How to create example tables in HBase

Published on 13 August 2013 in - 4 minutes read - Last modified on 06 March 2021

Hue brings another new app for making Apache Hadoop easier to use: HBase Browser. Apache HBase is the main keyvalue datastore for Hadoop. This post is the first episode describing the new user experience brought by the app. We will start by describing how to create some sample tables with various HBase schemas.

To help getting started with HBase, Hue now comes directly with theses examples! Just got to Hue on the /about/ page and on Step 2 click on HBase and Hue will install them for you:

Screenshot from 2014-04-09 08:29:00

If you want to see the HBase Browser demo, jump episode 2!


When building the new HBase Browser, we wanted to test the app against various HBase tables. It happened to be difficult to find some ready to play with schema and data to load. Hence, base on the most common uses cases, we created our own HBase schemas and decided to share them in order to help anybody wanting to start with HBase.

This how-to describes how to create a very simple table that counts the daily number of votes for certain candidates and get you warmed-up. Then part 2 focuses on creating a HBase table  with lot of columns and part 3 about inserting and visualizing binary data.


The HBase Browser application is tailored for quickly browsing huge tables and accessing any content. You can also create new tables, add data, modify existing cells and filter data with the autocompleting search bar.

The first step is to install HBase in your Hadoop cluster. We recommend to use the CDH packages. HBase Browser requires the Thrift 1 service to be started.

Then, grab the app from a special tarball release{.trackLink} of Hue or get the latest and slickest version from the nightly ‘hue’ package. CDH 4.4 (target date early September) will bring a stable v1. After the installation, if HBase master is not running on the same host as Hue, have the app pointing to it by updating the hue.ini and restarting Hue.

Then go to to check that all is setup correctly! We show in the video how to create a table and add some columns in just a few clicks. In the next steps, we are showing how to create and populate a real life example table.

The sample data and scripts are published on github. In a terminal, use git to retrieve the repository:

cd /tmp
git clone
cd hbase-tables

Analytics table

The goals of this data is to show the search and smart layout of HBase Browser.

This table contains more than 1000 columns of text. The idea is to have counters for 3 Web domains of 3 countries for each hour of the day. The data is then aggregated by day and for all the countries.


Schema of the table

How to create the HBase table and insert some data:

  1. Generate column names and data with Run it with ./
  2. Upload the date data /tmp/hbase-analytics.tsv to HDFS with File Browser
  3. In HBase Browser create a ‘analytics’ table with 3 column families ‘hour’, ‘day’, ‘total’
  4. Load the data into the analytics table with the HBase bulk import command.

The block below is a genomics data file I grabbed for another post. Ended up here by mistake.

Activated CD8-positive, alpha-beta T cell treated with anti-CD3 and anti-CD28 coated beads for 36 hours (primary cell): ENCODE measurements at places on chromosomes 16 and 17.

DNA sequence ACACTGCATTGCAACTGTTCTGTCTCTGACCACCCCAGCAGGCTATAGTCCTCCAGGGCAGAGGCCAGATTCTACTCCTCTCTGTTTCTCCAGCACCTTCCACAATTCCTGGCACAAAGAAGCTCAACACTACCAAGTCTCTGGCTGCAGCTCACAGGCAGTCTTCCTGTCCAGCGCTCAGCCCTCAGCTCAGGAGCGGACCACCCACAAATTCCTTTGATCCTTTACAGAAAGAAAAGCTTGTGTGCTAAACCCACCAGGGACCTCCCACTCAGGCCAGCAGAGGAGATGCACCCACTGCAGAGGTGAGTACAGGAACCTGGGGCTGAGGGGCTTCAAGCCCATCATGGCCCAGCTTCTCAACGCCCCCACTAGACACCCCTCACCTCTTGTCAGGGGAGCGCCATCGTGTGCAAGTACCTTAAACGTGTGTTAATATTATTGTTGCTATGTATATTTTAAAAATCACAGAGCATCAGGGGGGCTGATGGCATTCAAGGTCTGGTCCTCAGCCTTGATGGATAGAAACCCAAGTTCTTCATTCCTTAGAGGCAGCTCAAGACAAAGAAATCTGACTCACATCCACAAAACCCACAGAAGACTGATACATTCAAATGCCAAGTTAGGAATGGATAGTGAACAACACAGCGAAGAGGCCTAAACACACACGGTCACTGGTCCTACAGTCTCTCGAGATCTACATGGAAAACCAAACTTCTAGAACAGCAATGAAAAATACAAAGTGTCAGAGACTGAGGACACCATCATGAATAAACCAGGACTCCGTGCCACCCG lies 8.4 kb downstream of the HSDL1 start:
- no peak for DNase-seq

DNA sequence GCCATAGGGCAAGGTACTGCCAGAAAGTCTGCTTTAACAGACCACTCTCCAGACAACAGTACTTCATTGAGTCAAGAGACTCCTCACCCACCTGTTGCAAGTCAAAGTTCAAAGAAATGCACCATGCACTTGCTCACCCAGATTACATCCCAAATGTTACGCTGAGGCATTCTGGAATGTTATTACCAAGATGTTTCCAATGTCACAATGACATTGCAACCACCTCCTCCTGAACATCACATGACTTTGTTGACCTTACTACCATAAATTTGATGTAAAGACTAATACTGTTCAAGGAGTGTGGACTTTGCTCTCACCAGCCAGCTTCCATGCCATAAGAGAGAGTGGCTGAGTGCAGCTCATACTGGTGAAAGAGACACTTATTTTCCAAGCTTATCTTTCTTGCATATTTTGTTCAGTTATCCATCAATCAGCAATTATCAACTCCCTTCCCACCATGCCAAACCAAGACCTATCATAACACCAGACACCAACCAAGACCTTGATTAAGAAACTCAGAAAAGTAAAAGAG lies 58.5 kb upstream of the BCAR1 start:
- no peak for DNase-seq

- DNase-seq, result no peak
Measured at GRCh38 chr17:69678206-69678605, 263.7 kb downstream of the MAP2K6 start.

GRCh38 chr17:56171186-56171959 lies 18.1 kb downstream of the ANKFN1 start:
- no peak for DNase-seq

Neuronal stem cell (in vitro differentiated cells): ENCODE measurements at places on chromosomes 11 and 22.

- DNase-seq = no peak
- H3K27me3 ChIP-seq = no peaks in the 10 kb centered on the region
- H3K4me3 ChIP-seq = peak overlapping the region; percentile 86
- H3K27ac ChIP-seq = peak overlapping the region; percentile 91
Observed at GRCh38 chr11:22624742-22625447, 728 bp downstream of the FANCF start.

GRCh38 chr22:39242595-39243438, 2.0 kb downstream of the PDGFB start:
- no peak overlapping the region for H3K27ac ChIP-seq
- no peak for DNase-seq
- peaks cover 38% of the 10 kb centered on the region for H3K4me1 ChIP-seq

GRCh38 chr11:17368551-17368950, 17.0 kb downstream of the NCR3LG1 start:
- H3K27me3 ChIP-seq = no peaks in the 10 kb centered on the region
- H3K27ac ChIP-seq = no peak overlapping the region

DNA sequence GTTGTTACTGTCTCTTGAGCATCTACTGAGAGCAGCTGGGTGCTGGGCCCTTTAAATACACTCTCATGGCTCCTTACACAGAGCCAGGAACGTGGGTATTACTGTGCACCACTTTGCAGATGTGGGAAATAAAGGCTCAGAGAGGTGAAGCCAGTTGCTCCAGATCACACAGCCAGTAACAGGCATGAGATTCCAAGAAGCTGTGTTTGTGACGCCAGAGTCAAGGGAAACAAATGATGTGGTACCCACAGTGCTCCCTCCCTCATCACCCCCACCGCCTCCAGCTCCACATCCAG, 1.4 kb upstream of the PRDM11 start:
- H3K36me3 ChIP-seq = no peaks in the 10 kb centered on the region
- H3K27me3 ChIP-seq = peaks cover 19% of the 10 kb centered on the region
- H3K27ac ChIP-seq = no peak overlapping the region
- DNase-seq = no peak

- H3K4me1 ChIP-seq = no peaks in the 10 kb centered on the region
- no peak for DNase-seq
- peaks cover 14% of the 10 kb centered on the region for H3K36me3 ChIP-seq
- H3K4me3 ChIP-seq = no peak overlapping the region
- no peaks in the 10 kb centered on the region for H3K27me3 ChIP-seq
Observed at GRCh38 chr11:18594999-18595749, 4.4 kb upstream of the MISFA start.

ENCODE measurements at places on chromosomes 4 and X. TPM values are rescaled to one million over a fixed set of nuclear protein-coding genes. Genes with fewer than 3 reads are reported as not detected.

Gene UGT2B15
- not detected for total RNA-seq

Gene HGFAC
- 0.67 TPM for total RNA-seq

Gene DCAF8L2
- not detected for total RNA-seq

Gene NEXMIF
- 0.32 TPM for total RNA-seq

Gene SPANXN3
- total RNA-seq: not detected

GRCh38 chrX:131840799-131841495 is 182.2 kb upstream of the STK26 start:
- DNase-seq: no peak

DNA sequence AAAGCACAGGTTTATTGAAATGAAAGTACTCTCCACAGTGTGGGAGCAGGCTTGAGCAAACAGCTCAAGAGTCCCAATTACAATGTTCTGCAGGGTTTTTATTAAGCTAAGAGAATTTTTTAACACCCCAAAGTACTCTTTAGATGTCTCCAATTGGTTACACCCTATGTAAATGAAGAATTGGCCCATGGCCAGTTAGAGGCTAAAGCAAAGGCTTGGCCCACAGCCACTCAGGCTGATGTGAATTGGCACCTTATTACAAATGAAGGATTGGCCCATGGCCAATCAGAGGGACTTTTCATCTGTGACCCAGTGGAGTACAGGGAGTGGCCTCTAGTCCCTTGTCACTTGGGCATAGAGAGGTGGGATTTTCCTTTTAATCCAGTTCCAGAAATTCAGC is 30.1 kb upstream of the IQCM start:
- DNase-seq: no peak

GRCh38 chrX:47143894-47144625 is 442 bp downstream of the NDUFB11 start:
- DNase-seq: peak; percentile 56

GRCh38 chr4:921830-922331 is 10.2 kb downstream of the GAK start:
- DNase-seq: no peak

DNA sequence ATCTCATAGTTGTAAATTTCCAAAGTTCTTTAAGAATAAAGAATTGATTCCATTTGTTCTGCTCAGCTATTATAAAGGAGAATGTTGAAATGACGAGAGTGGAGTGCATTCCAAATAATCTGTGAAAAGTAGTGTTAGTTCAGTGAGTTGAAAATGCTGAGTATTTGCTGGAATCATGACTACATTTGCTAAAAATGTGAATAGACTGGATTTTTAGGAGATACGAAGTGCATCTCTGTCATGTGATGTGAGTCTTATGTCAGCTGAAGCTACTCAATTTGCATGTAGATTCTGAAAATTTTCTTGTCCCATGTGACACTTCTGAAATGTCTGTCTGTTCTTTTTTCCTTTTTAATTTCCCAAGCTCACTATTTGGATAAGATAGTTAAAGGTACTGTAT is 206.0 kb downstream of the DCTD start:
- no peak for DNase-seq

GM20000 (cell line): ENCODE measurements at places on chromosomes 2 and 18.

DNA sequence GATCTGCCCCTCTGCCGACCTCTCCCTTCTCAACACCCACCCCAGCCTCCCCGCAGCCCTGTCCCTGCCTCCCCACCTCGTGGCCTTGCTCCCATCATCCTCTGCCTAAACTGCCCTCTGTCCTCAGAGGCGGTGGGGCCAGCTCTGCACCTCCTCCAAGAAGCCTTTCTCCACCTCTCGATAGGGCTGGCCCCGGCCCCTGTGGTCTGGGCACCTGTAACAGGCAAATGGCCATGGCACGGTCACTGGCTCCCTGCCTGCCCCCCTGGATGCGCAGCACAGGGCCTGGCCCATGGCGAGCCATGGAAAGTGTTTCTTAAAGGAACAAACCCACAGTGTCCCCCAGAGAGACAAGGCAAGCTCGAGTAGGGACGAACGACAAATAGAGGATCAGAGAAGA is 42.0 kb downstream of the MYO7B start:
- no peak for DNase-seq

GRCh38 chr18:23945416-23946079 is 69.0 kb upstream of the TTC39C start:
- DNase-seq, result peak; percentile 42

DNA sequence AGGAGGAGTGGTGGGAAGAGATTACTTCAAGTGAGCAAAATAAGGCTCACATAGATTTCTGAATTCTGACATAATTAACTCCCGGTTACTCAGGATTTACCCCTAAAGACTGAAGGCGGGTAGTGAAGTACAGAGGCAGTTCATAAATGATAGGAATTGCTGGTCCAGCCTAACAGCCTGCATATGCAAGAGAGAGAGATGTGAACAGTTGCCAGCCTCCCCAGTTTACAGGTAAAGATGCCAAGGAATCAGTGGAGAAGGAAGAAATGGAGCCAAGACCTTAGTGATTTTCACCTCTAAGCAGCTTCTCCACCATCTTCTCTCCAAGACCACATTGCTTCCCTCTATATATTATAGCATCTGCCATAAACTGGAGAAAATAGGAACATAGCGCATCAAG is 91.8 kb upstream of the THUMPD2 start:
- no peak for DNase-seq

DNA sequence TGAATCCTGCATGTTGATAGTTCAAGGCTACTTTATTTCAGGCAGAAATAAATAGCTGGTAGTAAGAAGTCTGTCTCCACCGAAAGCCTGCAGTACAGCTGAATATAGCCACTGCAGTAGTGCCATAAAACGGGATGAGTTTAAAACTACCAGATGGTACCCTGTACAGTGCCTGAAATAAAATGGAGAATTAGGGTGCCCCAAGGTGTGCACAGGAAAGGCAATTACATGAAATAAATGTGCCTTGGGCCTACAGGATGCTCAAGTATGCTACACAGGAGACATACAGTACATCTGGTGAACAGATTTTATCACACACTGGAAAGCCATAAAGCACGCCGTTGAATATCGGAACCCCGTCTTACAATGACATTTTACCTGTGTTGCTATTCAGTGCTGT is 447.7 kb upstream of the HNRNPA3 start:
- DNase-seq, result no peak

It will trigger a MapReduce job and display the progress of the import.

That’s it! Go open the analytics table in HBase Browser!

Binary table

This second tables focus on big data cells, various formats, demonstrating the preview and editing of data within HBase Browser.

We are re-using the app API for inserting into HBase some cells of various content types, e.g. text, json, pictures, binary…

  1. First create a table ‘events’ with a column family ‘doc’.
  2. Then cd in the root of Hue
  3. cd /usr/share/hue
  4. /opt/cloudera/parcels/CDH-4.X/share/hue (if using parcels)

And start the Hue shell build/env/bin/hue shell and type the content of

Load the HBase API and insert some text data:

from hbase.api import HbaseApi

HbaseApi().putRow('Cluster', 'events', 'hue-20130801', {'doc:txt': 'Hue is awesome!'})
HbaseApi().putRow('Cluster', 'events', 'hue-20130801', {'doc:json': '{"user": "hue", "coolness": "extra"}'})
HbaseApi().putRow('Cluster', 'events', 'hue-20130802', {'doc:version': 'I like HBase'})
HbaseApi().putRow('Cluster', 'events', 'hue-20130802', {'doc:version': 'I LOVE HBase'})

Then insert a picture, and HTML page and a PDF:


HbaseApi().putRow('Cluster', 'events', 'hue-20130801', {'doc:img': open(root + '/hbase-tables/data/hue-logo.png', "rb").read()})
HbaseApi().putRow('Cluster', 'events', 'hue-20130801', {'doc:html': open(root + '/hbase-tables/data/', "rb").read()})
HbaseApi().putRow('Cluster', 'events', 'hue-20130801', {'doc:pdf': open(root + '/hbase-tables/data/gethue.pdf', "rb").read()})

Notice that the column names do not matter for the type detection. The go look at the events table and play around!


These two schemas and data enable the user to easily get started with HBase. This first version of HBase Browser brings a new way to quickly explore and search for some rows and columns. New versions will support bulk loads and upload in order to completely free the user from the command line.

The new HBase Browser app will be demo-ed on these two tables in the upcoming blog posts, so stay tuned!

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